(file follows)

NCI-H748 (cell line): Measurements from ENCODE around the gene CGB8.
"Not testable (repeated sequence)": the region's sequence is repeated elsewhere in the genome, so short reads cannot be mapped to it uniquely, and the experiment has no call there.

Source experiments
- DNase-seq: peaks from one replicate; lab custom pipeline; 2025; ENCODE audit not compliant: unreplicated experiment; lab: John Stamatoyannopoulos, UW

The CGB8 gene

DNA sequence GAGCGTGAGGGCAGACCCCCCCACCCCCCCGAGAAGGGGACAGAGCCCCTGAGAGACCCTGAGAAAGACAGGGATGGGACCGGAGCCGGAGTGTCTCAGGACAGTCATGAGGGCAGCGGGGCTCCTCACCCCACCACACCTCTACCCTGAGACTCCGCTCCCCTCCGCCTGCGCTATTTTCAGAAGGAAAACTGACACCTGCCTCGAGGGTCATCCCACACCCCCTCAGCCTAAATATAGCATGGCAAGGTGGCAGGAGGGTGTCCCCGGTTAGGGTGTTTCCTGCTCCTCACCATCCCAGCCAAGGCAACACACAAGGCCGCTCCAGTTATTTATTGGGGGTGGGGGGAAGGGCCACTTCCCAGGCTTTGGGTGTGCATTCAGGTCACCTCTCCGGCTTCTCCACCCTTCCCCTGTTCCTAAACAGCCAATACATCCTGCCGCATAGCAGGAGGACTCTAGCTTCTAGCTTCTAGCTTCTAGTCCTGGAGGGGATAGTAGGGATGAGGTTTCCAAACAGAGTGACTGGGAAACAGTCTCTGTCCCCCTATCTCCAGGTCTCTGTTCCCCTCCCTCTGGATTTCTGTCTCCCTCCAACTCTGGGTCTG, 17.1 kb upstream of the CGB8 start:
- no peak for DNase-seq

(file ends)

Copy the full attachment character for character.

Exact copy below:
NCI-H748 (cell line): Measurements from ENCODE around the gene CGB8.
"Not testable (repeated sequence)": the region's sequence is repeated elsewhere in the genome, so short reads cannot be mapped to it uniquely, and the experiment has no call there.

Source experiments
- DNase-seq: peaks from one replicate; lab custom pipeline; 2025; ENCODE audit not compliant: unreplicated experiment; lab: John Stamatoyannopoulos, UW

The CGB8 gene

DNA sequence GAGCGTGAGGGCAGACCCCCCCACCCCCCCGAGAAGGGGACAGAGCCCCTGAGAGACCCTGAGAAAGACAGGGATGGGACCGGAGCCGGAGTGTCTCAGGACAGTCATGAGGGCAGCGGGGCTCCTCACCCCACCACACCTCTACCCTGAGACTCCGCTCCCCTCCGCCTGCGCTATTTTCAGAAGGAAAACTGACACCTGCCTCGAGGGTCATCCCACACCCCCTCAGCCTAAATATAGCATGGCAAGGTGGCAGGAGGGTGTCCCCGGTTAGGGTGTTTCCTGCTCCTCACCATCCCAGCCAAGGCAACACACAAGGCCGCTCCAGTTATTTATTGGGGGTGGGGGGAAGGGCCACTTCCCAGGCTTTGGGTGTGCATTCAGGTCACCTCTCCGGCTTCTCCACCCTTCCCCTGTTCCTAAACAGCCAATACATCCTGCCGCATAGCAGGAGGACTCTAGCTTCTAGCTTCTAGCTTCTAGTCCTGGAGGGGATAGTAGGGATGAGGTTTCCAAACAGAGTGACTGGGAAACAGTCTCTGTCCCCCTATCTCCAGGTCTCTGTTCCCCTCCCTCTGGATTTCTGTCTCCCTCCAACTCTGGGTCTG, 17.1 kb upstream of the CGB8 start:
- no peak for DNase-seq